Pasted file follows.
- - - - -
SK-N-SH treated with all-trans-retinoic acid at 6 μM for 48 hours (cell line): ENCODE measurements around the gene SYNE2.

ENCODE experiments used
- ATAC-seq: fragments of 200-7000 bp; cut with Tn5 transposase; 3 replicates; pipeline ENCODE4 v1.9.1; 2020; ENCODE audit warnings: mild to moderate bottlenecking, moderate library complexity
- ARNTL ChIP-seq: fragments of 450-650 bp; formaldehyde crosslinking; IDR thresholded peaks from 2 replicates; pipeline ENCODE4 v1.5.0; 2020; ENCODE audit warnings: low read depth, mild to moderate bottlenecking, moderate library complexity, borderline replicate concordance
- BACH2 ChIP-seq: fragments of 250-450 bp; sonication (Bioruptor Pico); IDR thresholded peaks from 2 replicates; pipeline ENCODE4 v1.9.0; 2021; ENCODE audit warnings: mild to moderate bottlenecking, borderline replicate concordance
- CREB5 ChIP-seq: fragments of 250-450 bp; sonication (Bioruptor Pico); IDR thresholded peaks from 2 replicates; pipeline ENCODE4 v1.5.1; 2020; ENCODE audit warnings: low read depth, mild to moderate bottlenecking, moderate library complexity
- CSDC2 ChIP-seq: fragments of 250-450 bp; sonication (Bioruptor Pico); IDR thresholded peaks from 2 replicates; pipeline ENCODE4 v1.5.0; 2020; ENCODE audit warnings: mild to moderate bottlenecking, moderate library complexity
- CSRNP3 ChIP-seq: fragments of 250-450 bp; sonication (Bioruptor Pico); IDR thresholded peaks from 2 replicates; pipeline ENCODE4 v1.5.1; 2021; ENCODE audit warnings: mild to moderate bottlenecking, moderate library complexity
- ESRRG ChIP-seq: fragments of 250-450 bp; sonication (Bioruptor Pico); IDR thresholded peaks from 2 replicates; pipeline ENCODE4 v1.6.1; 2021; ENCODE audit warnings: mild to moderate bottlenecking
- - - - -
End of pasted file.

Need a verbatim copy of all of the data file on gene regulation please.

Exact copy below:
SK-N-SH treated with all-trans-retinoic acid at 6 μM for 48 hours (cell line): ENCODE measurements around the gene SYNE2.

ENCODE experiments used
- ATAC-seq: fragments of 200-7000 bp; cut with Tn5 transposase; 3 replicates; pipeline ENCODE4 v1.9.1; 2020; ENCODE audit warnings: mild to moderate bottlenecking, moderate library complexity
- ARNTL ChIP-seq: fragments of 450-650 bp; formaldehyde crosslinking; IDR thresholded peaks from 2 replicates; pipeline ENCODE4 v1.5.0; 2020; ENCODE audit warnings: low read depth, mild to moderate bottlenecking, moderate library complexity, borderline replicate concordance
- BACH2 ChIP-seq: fragments of 250-450 bp; sonication (Bioruptor Pico); IDR thresholded peaks from 2 replicates; pipeline ENCODE4 v1.9.0; 2021; ENCODE audit warnings: mild to moderate bottlenecking, borderline replicate concordance
- CREB5 ChIP-seq: fragments of 250-450 bp; sonication (Bioruptor Pico); IDR thresholded peaks from 2 replicates; pipeline ENCODE4 v1.5.1; 2020; ENCODE audit warnings: low read depth, mild to moderate bottlenecking, moderate library complexity
- CSDC2 ChIP-seq: fragments of 250-450 bp; sonication (Bioruptor Pico); IDR thresholded peaks from 2 replicates; pipeline ENCODE4 v1.5.0; 2020; ENCODE audit warnings: mild to moderate bottlenecking, moderate library complexity
- CSRNP3 ChIP-seq: fragments of 250-450 bp; sonication (Bioruptor Pico); IDR thresholded peaks from 2 replicates; pipeline ENCODE4 v1.5.1; 2021; ENCODE audit warnings: mild to moderate bottlenecking, moderate library complexity
- ESRRG ChIP-seq: fragments of 250-450 bp; sonication (Bioruptor Pico); IDR thresholded peaks from 2 replicates; pipeline ENCODE4 v1.6.1; 2021; ENCODE audit warnings: mild to moderate bottlenecking